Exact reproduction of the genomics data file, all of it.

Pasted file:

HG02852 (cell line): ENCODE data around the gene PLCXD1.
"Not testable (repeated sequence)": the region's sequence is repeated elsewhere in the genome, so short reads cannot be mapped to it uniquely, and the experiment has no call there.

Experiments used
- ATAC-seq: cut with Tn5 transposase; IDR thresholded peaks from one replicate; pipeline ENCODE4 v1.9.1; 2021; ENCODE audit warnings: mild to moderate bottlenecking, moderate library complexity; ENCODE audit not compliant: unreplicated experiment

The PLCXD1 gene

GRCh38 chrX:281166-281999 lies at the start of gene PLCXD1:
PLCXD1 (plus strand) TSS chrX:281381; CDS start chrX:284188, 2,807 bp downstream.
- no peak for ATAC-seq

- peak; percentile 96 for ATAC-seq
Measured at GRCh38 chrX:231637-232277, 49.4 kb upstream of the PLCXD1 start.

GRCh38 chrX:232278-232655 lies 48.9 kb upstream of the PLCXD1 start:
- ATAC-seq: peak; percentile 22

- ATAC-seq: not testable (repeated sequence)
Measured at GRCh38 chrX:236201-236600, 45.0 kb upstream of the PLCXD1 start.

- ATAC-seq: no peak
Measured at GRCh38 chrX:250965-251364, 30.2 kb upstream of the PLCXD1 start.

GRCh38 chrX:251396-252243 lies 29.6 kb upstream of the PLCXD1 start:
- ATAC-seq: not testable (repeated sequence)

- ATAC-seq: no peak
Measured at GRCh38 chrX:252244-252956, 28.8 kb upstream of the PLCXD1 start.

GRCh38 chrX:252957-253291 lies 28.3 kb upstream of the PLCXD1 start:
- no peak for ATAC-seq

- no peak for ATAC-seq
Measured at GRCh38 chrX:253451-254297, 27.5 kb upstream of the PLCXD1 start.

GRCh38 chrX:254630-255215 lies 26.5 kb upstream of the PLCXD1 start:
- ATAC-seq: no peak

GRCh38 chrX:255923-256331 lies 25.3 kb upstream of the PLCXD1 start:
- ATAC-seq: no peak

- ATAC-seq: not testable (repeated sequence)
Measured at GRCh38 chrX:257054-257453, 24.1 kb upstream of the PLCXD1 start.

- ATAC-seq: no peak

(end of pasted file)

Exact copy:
HG02852 (cell line): ENCODE data around the gene PLCXD1.
"Not testable (repeated sequence)": the region's sequence is repeated elsewhere in the genome, so short reads cannot be mapped to it uniquely, and the experiment has no call there.

Experiments used
- ATAC-seq: cut with Tn5 transposase; IDR thresholded peaks from one replicate; pipeline ENCODE4 v1.9.1; 2021; ENCODE audit warnings: mild to moderate bottlenecking, moderate library complexity; ENCODE audit not compliant: unreplicated experiment

The PLCXD1 gene

GRCh38 chrX:281166-281999 lies at the start of gene PLCXD1:
PLCXD1 (plus strand) TSS chrX:281381; CDS start chrX:284188, 2,807 bp downstream.
- no peak for ATAC-seq

- peak; percentile 96 for ATAC-seq
Measured at GRCh38 chrX:231637-232277, 49.4 kb upstream of the PLCXD1 start.

GRCh38 chrX:232278-232655 lies 48.9 kb upstream of the PLCXD1 start:
- ATAC-seq: peak; percentile 22

- ATAC-seq: not testable (repeated sequence)
Measured at GRCh38 chrX:236201-236600, 45.0 kb upstream of the PLCXD1 start.

- ATAC-seq: no peak
Measured at GRCh38 chrX:250965-251364, 30.2 kb upstream of the PLCXD1 start.

GRCh38 chrX:251396-252243 lies 29.6 kb upstream of the PLCXD1 start:
- ATAC-seq: not testable (repeated sequence)

- ATAC-seq: no peak
Measured at GRCh38 chrX:252244-252956, 28.8 kb upstream of the PLCXD1 start.

GRCh38 chrX:252957-253291 lies 28.3 kb upstream of the PLCXD1 start:
- no peak for ATAC-seq

- no peak for ATAC-seq
Measured at GRCh38 chrX:253451-254297, 27.5 kb upstream of the PLCXD1 start.

GRCh38 chrX:254630-255215 lies 26.5 kb upstream of the PLCXD1 start:
- ATAC-seq: no peak

GRCh38 chrX:255923-256331 lies 25.3 kb upstream of the PLCXD1 start:
- ATAC-seq: no peak

- ATAC-seq: not testable (repeated sequence)
Measured at GRCh38 chrX:257054-257453, 24.1 kb upstream of the PLCXD1 start.

- ATAC-seq: no peak